Feeds

Seagate pushes HAMR as next big thing

Killer tech may arrive in 2015

3 Big data security analytics techniques

Seagate is bigging up HAMR (Heat-Assisted Magnetic Recording) as the replacement to take us beyond the disk capacity limits of current PMR technology.

PMR (Perpendicular Magnetic Recording) involves the magnetisation of tiny bits of magnetic material, made up of grains, oriented vertically in the recording medium. As the size of these needle-like structures decreases so too does their ability to resist magnetism changes from temperature fluctuations and neighbouring PMR "needles".

Two ways have been suggested to get around this. One is bit-patterned media (BPM) recording, which involves putting an insulating doughnut-like ring around bits laid out in a precise and very hard to produce pattern. The other is to use a recording medium in which the tiny bits have to be heated in order to have their magnetic direction changed - this is called HAMR.

Both HAMR and BPM use will involve substantial and costly development and changes to production machinery. Shingle writing (using partially overlapping tracks to increase track density) is being proposed by suppliers such as Hitachi GST as a kind of temporary fix to extend the life of PMR by increasing capacity by 10-50 per cent.

As reported in ConceivablyTech, Seagate's recording media operations VP, Mark Re, thinks PMR can get areal density to 1Tbit/in2, and we'll reach that in the 2013-2015 period.

Some current drives, such as Toshiba's 750GB, 5400rpm, 2.5-inch MK7559GSXP and Seagate's 750GB, 7200rpm Momentus, are at 541Gbit/in2 and a jump to generally available 600Gbit/in2 class drives is surely coming soon. We appear to have two or three more PMR generations ahead of us before the 1Tbit/in2 limit is reached.

Re thinks HAMR could take areal density up to 50Tbit/in2. A HAMR/BPM combination could then conceivably take areal density to even higher levels. He says that HAMR drives will use an iron-platinum alloy and standard read/write heads, not the optical technology that Seagate acquired with Quinta in 1998. Seagate has made prototype HAMR drives but these are not capable of being productised yet.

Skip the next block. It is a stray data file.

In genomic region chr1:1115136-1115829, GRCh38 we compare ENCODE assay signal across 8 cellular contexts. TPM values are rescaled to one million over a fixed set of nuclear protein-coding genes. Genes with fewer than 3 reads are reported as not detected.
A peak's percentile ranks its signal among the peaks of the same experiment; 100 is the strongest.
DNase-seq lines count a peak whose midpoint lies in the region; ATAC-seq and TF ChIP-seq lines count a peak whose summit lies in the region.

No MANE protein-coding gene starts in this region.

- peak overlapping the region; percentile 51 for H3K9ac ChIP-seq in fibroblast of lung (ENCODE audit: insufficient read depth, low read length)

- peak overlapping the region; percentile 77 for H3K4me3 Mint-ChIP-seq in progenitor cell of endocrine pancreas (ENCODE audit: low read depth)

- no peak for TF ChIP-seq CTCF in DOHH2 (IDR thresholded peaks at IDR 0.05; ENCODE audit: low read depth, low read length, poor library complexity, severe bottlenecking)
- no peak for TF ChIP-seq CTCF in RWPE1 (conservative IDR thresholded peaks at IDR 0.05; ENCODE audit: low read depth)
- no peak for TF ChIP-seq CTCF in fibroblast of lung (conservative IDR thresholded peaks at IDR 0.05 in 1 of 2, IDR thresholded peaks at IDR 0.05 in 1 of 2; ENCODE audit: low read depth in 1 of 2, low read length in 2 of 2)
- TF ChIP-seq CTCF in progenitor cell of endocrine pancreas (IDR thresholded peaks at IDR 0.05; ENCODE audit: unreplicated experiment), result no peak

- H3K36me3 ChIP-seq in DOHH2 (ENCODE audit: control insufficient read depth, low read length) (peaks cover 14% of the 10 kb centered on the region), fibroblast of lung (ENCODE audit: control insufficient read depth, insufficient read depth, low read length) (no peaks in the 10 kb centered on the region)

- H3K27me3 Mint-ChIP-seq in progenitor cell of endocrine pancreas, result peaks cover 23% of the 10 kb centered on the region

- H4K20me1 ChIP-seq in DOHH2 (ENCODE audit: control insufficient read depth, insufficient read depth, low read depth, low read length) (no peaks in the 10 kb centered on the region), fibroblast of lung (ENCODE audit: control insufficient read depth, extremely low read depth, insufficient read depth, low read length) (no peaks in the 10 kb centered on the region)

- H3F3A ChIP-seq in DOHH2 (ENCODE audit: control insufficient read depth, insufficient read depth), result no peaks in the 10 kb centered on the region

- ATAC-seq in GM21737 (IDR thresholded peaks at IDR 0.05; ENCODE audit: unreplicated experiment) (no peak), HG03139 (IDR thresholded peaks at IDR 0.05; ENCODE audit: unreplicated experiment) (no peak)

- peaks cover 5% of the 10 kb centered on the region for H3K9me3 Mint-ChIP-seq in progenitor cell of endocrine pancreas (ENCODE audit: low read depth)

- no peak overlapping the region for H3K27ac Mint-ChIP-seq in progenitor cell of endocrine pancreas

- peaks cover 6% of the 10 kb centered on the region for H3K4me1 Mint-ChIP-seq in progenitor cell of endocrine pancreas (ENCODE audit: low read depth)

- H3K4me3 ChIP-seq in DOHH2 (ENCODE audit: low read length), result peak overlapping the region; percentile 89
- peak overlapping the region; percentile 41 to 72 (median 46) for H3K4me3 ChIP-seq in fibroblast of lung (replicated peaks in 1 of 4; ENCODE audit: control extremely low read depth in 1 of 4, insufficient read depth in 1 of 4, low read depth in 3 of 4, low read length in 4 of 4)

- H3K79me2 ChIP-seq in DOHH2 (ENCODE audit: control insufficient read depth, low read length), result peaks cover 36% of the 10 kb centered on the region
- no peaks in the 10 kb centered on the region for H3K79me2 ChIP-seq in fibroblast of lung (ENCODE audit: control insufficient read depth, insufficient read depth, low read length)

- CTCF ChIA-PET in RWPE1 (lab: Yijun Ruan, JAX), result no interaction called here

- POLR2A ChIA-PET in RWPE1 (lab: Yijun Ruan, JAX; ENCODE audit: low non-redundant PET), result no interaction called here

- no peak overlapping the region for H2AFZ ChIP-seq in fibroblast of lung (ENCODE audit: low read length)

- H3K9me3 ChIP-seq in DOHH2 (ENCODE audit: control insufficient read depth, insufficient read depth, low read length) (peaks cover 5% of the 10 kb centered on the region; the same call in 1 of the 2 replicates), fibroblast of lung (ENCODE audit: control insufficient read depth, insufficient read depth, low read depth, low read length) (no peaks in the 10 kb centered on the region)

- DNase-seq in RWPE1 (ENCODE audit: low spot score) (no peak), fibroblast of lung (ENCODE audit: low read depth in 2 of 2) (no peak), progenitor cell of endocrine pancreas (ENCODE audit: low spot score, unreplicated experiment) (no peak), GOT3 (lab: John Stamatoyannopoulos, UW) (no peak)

It looks as if Seagate is currently betting its disk drive farm on HAMR and not BPM. It may bring in shingle writing as an interim PMR boost but, because of its write speed limitations, this may not apply to enterprise drives. Adding more platters might be the route chosen to increase enterprise drive capacity until HAMR becomes a viable production method.

Bootnote: Seagate trumpeted its HAMR intentions back in August, 2002. It said then HAMR could achieve 50Tbit/in2. ®

SANS - Survey on application security programs

More from The Register

next story
This time it's 'Personal': new Office 365 sub covers just two devices
Redmond also brings Office into Google's back yard
Kingston DataTraveler MicroDuo: Turn your phone into a 72GB beast
USB-usiness in the front, micro-USB party in the back
AMD's 'Seattle' 64-bit ARM server chips now sampling, set to launch in late 2014
But they won't appear in SeaMicro Fabric Compute Systems anytime soon
Brit boffins use TARDIS to re-route data flows through time and space
'Traffic Assignment and Retiming Dynamics with Inherent Stability' algo can save ISPs big bucks
prev story

Whitepapers

Mainstay ROI - Does application security pay?
In this whitepaper learn how you and your enterprise might benefit from better software security.
Combat fraud and increase customer satisfaction
Based on their experience using HP ArcSight Enterprise Security Manager for IT security operations, Finansbank moved to HP ArcSight ESM for fraud management.
The benefits of software based PBX
Why you should break free from your proprietary PBX and how to leverage your existing server hardware.
Top three mobile application threats
Learn about three of the top mobile application security threats facing businesses today and recommendations on how to mitigate the risk.
3 Big data security analytics techniques
Applying these Big Data security analytics techniques can help you make your business safer by detecting attacks early, before significant damage is done.